Story time. I was about 9. Mom asked me to fry fish for dinner. I jumped at the opportunity to finally help her in the kitchen. "Oh boy! Oh boy! It's going to be so much fun!" I thought. It wasn't fun.
It was my first time at doing big girl stuff in the kitchen, and I was asked to fry a whole fish. What could possibly go wrong? I didn't mind the self lesson on water and hot oil, but when it came time to flip the whole fish, as you can imagined, it didn't go well for 9-year-old me. I flipped the fish, like mom instructed. But instead of keeping it whole and beautiful, it broke apart in multiple places. I desperately patched up the broken pieces before mom came back to the kitchen but the best I could do resembled road kill.
Mom came over to check on my progress. Unimpressed, she took the pan off the stove and slid the fish from the pan right into the trash. My 9-year-old heart sank straight to the floor. From then on, I stuck to watching my parents on the sidelines or helped them with small tasks in the kitchen. It was safer that way.
It was when I got married and started living on my own when I realized I didn't know how to cook any of the traditional Vietnamese dishes. I could wash dishes and prep vegetables, but I couldn't cook on my own for the life of me. I didn't know how to marinate meats. I didn't know how to taste-test soups. I had absolutely no understanding of seasonings and how they work.
I didn't know a lot of stuff and I was 25 years old. It was a sad realization. I panicked. To overcome this, I began rigorously practicing, meticulously taking down notes and logging them as I cook/burn various Vietnamese dishes in my tiny kitchen. My note-taking eventually turned into this blog.
The fried fish that didn't make it onto our dinner plates that sad Summer night of 1991 was Vietnamese Fried Fish with Lemongrass. Fried Fish with Lemongrass or Cá Chiên Sả is the simplest way to have fish in everyday Vietnamese home cooking. The marinade is a simple mixture of lemongrass, garlic, salt, pepper and a bit of ground turmeric for color. Red pepper flakes are added for a spicy version. Minced lemongrass and garlic in hot oil releases the most amazing aroma but you have to be careful as they burn quickly. To prevent scorching the lemongrass and garlic, fry the fish on low heat then crank it up towards the end to crisp up the skin. I also find that dusting it with corn starch helps achieve that crispy skin.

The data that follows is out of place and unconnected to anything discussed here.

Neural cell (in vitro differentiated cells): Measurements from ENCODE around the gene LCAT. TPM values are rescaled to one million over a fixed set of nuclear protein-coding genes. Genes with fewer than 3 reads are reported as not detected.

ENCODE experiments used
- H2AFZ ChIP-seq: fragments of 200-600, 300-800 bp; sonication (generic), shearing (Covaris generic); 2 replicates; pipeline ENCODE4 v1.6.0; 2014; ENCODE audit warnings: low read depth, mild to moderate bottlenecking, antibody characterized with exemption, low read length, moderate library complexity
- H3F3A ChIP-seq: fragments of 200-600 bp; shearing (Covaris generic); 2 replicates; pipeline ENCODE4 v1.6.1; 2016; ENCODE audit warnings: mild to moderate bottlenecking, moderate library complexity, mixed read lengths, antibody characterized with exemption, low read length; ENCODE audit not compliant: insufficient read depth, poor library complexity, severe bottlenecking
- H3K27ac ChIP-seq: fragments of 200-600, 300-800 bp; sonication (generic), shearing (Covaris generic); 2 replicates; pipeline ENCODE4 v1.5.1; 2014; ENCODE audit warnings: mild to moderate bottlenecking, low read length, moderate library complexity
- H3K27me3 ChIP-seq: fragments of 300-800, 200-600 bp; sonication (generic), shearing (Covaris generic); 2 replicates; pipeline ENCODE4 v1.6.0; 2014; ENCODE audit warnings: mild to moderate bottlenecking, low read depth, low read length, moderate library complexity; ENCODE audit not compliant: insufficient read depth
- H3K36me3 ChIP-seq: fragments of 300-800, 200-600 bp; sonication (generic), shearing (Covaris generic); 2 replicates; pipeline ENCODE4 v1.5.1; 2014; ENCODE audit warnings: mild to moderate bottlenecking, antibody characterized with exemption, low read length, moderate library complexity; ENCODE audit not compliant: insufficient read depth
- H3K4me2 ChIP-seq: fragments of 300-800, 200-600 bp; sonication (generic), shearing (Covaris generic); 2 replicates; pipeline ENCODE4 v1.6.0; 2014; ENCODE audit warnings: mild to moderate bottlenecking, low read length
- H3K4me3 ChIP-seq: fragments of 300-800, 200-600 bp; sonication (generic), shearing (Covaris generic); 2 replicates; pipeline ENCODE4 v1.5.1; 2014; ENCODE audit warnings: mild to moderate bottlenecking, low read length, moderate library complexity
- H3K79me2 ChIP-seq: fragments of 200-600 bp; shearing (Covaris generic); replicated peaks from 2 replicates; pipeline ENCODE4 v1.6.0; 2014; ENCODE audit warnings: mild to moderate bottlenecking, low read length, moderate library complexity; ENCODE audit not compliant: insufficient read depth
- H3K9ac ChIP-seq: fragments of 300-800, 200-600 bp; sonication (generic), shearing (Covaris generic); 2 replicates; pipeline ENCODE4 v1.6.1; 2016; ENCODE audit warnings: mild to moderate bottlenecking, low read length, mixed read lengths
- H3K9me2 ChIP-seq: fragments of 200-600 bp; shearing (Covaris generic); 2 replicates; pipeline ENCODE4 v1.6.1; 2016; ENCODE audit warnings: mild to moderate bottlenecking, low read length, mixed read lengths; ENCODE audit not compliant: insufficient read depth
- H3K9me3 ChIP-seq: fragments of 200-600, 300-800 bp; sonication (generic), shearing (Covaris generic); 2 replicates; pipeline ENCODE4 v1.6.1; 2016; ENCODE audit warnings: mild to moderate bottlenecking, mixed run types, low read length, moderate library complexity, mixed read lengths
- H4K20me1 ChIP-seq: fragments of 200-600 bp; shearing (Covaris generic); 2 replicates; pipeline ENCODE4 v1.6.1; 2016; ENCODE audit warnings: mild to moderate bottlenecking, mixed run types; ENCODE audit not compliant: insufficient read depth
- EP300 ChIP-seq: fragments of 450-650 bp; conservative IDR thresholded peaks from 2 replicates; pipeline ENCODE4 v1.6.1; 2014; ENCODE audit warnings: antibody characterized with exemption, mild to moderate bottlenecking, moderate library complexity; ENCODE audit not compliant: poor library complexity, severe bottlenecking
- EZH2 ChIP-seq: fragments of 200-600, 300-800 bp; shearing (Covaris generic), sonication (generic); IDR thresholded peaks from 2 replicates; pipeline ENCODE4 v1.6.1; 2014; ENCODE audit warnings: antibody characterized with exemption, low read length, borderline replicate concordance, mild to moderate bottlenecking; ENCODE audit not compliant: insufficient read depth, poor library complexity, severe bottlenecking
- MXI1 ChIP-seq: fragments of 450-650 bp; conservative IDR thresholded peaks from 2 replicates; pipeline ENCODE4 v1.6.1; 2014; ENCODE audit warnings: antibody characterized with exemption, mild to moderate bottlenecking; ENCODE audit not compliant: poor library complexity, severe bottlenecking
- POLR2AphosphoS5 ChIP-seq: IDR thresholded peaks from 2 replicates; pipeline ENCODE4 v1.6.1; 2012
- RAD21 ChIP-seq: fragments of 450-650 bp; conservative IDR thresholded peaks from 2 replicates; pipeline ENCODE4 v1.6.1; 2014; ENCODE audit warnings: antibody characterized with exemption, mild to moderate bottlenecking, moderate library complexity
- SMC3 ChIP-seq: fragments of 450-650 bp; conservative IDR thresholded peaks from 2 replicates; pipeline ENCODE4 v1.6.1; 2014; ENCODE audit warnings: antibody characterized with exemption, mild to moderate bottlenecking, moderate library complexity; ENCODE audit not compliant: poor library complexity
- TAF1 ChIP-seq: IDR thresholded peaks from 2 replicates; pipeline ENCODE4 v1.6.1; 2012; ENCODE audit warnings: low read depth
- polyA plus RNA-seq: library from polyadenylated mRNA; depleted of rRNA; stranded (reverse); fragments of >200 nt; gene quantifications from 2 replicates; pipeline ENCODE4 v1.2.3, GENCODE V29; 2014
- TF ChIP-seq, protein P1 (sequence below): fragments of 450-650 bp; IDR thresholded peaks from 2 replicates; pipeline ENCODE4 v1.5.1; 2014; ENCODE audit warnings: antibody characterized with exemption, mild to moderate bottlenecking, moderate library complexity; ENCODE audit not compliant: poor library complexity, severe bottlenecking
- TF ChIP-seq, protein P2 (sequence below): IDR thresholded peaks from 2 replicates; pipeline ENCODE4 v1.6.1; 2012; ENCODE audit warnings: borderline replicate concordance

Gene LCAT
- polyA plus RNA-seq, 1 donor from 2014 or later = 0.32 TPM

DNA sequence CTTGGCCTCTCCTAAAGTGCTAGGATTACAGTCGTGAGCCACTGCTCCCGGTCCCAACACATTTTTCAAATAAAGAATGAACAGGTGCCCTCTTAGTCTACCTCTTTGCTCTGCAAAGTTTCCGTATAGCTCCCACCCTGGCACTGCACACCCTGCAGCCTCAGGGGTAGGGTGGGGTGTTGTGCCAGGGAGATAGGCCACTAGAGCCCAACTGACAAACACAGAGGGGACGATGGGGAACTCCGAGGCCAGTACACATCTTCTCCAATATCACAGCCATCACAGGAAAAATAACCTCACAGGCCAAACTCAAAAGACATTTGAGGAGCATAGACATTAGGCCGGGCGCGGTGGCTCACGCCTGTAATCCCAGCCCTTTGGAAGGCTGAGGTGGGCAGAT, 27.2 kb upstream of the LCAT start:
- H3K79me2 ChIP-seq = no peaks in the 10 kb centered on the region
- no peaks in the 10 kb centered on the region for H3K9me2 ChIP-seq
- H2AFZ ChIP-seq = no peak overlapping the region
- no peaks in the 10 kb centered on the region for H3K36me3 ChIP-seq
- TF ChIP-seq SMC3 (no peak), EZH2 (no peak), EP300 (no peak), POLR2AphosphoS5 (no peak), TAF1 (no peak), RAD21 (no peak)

My son is now 9. I just might have him fry me up some whole fish for dinner. Even if it ends up looking like road kill, I will eat it happily. Cause that's what moms should do. Oh, the memories. Please excuse me as I cry into my pillow.
Vietnamese Fried Fish with Lemongrass (Ca Chien Xa)
1-1.5 lbs whole fish
1/2 teaspoon salt
1/4 teaspoon ground black pepper
1/2 teaspoon ground turmeric
1/3 cup chopped lemongrass
3 garlic cloves (minced)
1/2 teaspoon red pepper flakes (optional)
1/4 cup vegetable oil
1/4 cup corn starch
Clean the fish thoroughly and pat dry with paper towels. Cut a few diagonal slits into the fish on both sides.
In a small bowl, mix together salt, pepper, turmeric, lemongrass, garlic and red pepper flakes (optional).
Rub mixture onto the fish liberally, including in-between slits and in the cavity. Dust the fish with a light layer of corn starch.
Using a skillet with a lid, heat vegetable oil on medium-low. Add fish and cover the skillet with a lid. Fry for about 5 minutes on low, covered. The lid will trap the heat and help cook the fish through. Watch out for oil splatters. Cooking on low will prevent burning the garlic and lemongrass. Yes, fish won't be crispy with a covered lid, but we will make it crispy towards the end.
Flip the fish and cook the other side on low with a covered lid for another 5 minutes.
Now remove the lid and slightly turn up the heat to medium high. The high heat will crisp up the skin. Fry for 1-2 minutes. Flip and fry the other side for 1-2 minutes until crispy.
Transfer fish to a plate-lined with paper towels to remove excess oil. Serve with steamed rice, sliced cucumbers, tomatoes, fresh lettuce and an optional side of fish sauce dipping sauce.